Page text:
It boggled my mind a little, but I was driving on windy roads and couldn’t get photos.

When I was on my way back from Durham toward New Mexico, I decided to spend more time in the parks. I started by going to Boone, North Carolina so I could take around half of the Blue Ridge Parkway. Again, almost as soon as I jumped on the Parkway I started seeing EVs all over. It seemed like every sixth or seventh car was a Model 3 or a Model Y, and many of the most popular overlooks had 2 or 3 EVs parked at them. I also saw several EVs at each campground we stayed at.

At the south end of the Parkway, we ended up back in Great Smoky Mountains National Park and found out that the heavy presence of EVs wasn’t a holiday weekend fluke. 


Every visitor center parking lot had several Teslas, and the occasional Rivian or other EV. The campground had several Tesla drivers there for the night camping, too. On our last day in the Appalachians, we went through the one-way loop at Cades Cove. We were super hungry, so we used a traffic pullout to set up our kitchen briefly and cook up a meal. During that time, at least 20 EVs passed by us, including the Rivian pictured at the top of the article.

When we got caught in a traffic jam there due to a bear sighting, we spotted more Rivians and Teslas where people had stopped to get out. 

Why We Saw So Many EVs

After repeatedly seeing more EVs than I’m accustomed to seeing, I thought a lot about why this was. Here are some of the things I figured out, and why it’s a good sign for EVs in general:

First off, we have to keep in mind that the Blue Ridge Parkway is the top visited National Park Service unit. This is partly because it stretches across over 460 miles in two states, and many visitors don’t traverse the whole road. This means a rather wide net gets cast for visitors.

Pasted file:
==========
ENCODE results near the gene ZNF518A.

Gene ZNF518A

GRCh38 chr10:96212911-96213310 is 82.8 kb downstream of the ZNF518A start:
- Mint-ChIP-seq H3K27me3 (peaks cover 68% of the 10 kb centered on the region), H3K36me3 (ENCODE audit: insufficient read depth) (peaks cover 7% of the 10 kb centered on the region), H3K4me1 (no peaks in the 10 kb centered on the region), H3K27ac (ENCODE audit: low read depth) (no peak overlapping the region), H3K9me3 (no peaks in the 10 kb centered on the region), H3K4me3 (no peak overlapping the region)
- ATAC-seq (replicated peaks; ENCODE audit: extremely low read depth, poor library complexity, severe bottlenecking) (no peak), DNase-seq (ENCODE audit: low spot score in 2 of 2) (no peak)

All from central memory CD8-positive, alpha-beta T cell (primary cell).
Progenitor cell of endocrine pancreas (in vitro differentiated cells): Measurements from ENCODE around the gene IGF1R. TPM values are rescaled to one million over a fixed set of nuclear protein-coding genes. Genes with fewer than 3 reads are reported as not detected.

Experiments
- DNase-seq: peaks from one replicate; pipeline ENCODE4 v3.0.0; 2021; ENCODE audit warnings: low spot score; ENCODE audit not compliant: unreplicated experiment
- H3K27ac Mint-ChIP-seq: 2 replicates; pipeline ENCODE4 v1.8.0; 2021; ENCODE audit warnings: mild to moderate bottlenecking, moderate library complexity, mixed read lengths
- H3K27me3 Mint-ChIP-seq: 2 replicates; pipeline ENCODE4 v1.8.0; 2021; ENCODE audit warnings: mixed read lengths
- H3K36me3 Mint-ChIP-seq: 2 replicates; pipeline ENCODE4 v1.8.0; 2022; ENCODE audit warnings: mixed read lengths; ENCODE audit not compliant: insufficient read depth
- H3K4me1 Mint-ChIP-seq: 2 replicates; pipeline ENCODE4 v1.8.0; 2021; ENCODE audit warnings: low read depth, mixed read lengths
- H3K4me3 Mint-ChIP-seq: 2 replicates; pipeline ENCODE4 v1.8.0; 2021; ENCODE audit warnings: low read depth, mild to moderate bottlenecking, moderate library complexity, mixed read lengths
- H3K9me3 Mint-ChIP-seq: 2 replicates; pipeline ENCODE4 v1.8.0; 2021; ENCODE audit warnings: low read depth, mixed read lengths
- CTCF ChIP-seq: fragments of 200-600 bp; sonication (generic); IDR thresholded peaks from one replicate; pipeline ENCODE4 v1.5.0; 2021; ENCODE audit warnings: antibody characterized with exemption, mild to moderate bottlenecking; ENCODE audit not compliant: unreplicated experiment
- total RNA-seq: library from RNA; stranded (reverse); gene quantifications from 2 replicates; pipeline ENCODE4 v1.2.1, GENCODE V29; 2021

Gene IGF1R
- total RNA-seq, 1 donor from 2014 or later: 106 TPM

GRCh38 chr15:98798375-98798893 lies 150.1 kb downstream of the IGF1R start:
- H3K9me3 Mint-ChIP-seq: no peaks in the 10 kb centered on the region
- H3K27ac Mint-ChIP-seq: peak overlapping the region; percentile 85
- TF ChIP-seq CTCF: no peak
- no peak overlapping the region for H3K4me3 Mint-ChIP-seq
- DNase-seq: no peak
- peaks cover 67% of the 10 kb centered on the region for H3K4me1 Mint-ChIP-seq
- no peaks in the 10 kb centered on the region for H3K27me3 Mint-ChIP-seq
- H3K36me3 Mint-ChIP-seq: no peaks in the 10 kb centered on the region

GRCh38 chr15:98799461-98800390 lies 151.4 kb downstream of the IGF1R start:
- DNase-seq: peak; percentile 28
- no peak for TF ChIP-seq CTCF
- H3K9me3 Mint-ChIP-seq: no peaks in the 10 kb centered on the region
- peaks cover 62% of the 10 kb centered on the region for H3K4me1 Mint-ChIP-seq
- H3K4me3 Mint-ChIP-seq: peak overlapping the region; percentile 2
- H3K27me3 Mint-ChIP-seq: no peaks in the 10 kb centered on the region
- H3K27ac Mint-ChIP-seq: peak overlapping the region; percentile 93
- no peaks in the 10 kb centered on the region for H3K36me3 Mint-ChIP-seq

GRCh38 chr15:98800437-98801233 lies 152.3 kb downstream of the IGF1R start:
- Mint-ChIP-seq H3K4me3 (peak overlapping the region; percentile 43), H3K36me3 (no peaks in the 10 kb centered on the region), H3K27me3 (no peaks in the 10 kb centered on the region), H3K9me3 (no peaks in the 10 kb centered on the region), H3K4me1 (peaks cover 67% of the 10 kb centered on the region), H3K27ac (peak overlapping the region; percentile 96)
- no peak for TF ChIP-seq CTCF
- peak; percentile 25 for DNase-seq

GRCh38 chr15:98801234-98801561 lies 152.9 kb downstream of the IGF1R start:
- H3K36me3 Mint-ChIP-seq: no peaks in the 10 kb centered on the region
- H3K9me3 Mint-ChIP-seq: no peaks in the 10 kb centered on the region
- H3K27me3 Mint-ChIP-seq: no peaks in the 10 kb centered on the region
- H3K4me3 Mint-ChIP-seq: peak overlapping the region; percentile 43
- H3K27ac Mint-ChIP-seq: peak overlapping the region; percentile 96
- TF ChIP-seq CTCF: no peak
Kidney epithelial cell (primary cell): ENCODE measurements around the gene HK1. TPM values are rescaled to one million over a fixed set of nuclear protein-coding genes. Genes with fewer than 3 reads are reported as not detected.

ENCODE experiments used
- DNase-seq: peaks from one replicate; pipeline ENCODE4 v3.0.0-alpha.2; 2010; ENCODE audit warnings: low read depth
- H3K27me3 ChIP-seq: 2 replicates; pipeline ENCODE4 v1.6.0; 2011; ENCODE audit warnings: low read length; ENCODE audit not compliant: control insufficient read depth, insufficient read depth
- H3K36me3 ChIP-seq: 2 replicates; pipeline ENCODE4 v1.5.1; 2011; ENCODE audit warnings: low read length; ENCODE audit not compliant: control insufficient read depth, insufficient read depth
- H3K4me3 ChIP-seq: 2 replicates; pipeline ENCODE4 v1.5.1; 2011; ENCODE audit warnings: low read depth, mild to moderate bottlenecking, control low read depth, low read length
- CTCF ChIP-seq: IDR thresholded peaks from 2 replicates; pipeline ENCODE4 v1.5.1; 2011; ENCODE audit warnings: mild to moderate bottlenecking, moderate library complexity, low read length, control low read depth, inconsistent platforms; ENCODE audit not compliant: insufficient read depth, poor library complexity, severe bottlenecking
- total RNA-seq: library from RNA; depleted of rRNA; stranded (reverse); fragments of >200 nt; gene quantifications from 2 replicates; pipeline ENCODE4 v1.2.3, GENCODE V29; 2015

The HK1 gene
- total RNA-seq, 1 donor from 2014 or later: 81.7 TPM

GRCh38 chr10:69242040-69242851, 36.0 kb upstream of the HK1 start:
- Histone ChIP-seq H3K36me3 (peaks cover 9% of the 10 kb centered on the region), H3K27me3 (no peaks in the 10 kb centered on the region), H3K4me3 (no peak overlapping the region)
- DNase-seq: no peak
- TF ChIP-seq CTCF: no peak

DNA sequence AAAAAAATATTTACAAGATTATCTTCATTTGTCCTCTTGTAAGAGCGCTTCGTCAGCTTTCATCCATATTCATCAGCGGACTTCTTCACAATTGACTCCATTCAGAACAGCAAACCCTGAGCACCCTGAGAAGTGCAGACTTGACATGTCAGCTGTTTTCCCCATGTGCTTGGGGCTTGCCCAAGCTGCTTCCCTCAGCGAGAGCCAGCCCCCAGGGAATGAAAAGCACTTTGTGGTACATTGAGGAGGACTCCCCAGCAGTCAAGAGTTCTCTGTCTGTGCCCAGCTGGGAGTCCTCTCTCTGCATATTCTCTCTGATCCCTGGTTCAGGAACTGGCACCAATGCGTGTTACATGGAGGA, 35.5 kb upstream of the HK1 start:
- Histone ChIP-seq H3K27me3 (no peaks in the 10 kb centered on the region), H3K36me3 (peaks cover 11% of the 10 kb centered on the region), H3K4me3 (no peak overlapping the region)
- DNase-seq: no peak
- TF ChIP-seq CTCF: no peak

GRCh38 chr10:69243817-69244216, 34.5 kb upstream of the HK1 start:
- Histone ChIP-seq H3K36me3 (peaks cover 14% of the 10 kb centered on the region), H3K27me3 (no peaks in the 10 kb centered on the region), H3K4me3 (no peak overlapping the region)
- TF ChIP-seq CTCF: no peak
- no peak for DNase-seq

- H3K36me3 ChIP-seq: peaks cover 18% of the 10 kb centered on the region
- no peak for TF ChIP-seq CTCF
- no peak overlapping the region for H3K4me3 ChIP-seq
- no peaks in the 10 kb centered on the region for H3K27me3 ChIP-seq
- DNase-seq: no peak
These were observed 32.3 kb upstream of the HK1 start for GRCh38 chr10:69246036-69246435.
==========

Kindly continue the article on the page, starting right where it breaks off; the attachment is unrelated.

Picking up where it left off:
Next, we have to keep in mind that Great Smoky Mountains National Park is usually far and away the most visited national park. Again, with all of that traffic, you’ll see more EVs simply because there are so many cars.

Another factor is that both of these parks are in the eastern United States. EV adoption is higher than in the places closer to most western parks, there’s more infrastructure, and the population density near these parks is a lot higher. Again, more EVs on top of more people means even more EVs.

But, generally speaking, this is really a phenomenon of rising EV ownership in the general population. If we see a lot of EVs in popular places, than that means there are a lot of EVs everywhere. That’s a great sign for EV adoption.

Featured image by Jennifer Sensiba.


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Jennifer Sensiba

Jennifer Sensiba is a long time efficient vehicle enthusiast, writer, and photographer. She grew up around a transmission shop, and has been experimenting with vehicle efficiency since she was 16 and drove a Pontiac Fiero. She likes to get off the beaten path in her "Bolt EAV" and any other EVs she can get behind the wheel or handlebars of with her wife and kids. You can find her on Twitter here, Facebook here, and YouTube here.

Jennifer Sensiba has 2018 posts and counting. See all posts by Jennifer Sensiba